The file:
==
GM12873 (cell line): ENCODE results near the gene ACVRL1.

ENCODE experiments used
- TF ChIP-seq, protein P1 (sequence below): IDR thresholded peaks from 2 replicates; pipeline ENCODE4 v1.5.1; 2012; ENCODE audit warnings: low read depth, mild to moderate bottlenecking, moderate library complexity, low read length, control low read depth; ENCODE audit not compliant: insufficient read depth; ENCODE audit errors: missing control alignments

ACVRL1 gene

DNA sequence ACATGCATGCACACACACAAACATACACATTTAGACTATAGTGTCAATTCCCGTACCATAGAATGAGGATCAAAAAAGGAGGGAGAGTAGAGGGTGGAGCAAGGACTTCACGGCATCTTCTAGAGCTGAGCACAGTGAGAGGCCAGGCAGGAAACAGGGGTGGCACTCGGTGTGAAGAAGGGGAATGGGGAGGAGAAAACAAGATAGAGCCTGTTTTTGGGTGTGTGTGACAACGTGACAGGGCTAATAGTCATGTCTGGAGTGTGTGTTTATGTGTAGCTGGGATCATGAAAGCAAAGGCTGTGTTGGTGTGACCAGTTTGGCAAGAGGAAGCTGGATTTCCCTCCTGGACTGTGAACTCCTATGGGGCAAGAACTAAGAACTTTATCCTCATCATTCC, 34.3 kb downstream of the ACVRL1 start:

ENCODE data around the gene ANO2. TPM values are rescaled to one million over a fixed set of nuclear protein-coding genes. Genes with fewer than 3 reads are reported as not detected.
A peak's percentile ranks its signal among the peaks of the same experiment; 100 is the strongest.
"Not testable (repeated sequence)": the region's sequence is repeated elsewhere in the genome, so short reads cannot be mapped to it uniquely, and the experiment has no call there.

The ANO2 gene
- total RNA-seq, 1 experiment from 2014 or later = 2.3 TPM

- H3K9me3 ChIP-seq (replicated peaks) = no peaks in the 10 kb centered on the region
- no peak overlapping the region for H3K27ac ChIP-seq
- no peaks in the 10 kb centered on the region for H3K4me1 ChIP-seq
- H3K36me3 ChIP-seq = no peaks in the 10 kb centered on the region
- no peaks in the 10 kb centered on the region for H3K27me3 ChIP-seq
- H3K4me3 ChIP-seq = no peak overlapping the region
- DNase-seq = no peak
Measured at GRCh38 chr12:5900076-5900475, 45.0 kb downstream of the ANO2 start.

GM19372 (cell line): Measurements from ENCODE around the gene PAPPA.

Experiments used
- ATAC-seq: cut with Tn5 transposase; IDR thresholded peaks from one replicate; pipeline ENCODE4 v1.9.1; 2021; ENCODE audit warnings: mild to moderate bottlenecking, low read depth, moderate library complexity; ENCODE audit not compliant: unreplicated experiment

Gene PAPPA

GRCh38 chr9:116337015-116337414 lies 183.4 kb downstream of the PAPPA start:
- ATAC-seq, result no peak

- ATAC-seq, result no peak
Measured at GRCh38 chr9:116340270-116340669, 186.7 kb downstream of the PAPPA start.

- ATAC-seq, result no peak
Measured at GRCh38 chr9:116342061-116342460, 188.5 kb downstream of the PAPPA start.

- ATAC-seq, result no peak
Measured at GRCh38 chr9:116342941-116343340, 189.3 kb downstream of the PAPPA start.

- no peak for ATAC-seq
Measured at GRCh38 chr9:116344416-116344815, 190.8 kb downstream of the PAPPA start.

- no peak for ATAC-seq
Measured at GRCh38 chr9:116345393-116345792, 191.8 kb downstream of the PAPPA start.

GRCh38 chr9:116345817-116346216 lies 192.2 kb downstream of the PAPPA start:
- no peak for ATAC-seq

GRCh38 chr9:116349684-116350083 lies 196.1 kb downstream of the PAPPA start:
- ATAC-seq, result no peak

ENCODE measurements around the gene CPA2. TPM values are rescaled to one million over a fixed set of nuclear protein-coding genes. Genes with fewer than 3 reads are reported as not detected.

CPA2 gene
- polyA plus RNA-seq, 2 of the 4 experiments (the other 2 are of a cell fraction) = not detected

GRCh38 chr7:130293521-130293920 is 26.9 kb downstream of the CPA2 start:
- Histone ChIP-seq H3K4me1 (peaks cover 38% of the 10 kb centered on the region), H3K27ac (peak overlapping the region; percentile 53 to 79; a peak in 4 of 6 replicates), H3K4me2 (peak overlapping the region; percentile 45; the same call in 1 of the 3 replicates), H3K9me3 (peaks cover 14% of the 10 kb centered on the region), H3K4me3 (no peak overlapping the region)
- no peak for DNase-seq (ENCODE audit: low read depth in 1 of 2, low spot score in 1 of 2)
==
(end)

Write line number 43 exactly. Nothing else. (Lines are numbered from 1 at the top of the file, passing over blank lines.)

- Histone ChIP-seq H3K4me1 (peaks cover 38% of the 10 kb centered on the region), H3K27ac (peak overlapping the region; percentile 53 to 79; a peak in 4 of 6 replicates), H3K4me2 (peak overlapping the region; percentile 45; the same call in 1 of the 3 replicates), H3K9me3 (peaks cover 14% of the 10 kb centered on the region), H3K4me3 (no peak overlapping the region)